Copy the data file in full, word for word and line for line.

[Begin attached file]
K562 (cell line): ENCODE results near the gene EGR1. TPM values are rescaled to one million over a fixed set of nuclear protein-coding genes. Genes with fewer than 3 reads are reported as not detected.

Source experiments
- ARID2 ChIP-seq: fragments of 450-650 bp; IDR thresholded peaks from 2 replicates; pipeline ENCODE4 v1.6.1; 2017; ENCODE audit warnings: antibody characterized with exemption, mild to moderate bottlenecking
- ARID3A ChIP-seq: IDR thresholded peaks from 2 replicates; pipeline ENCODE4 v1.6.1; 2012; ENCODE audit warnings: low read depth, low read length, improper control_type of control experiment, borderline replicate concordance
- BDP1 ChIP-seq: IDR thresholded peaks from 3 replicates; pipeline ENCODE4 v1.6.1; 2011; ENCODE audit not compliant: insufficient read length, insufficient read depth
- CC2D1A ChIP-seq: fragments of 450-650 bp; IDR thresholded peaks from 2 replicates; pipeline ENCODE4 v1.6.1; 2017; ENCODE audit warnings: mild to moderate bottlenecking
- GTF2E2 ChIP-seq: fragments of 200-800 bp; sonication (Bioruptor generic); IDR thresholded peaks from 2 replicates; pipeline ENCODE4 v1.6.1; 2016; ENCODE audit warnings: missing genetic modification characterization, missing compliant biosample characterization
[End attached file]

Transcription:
K562 (cell line): ENCODE results near the gene EGR1. TPM values are rescaled to one million over a fixed set of nuclear protein-coding genes. Genes with fewer than 3 reads are reported as not detected.

Source experiments
- ARID2 ChIP-seq: fragments of 450-650 bp; IDR thresholded peaks from 2 replicates; pipeline ENCODE4 v1.6.1; 2017; ENCODE audit warnings: antibody characterized with exemption, mild to moderate bottlenecking
- ARID3A ChIP-seq: IDR thresholded peaks from 2 replicates; pipeline ENCODE4 v1.6.1; 2012; ENCODE audit warnings: low read depth, low read length, improper control_type of control experiment, borderline replicate concordance
- BDP1 ChIP-seq: IDR thresholded peaks from 3 replicates; pipeline ENCODE4 v1.6.1; 2011; ENCODE audit not compliant: insufficient read length, insufficient read depth
- CC2D1A ChIP-seq: fragments of 450-650 bp; IDR thresholded peaks from 2 replicates; pipeline ENCODE4 v1.6.1; 2017; ENCODE audit warnings: mild to moderate bottlenecking
- GTF2E2 ChIP-seq: fragments of 200-800 bp; sonication (Bioruptor generic); IDR thresholded peaks from 2 replicates; pipeline ENCODE4 v1.6.1; 2016; ENCODE audit warnings: missing genetic modification characterization, missing compliant biosample characterization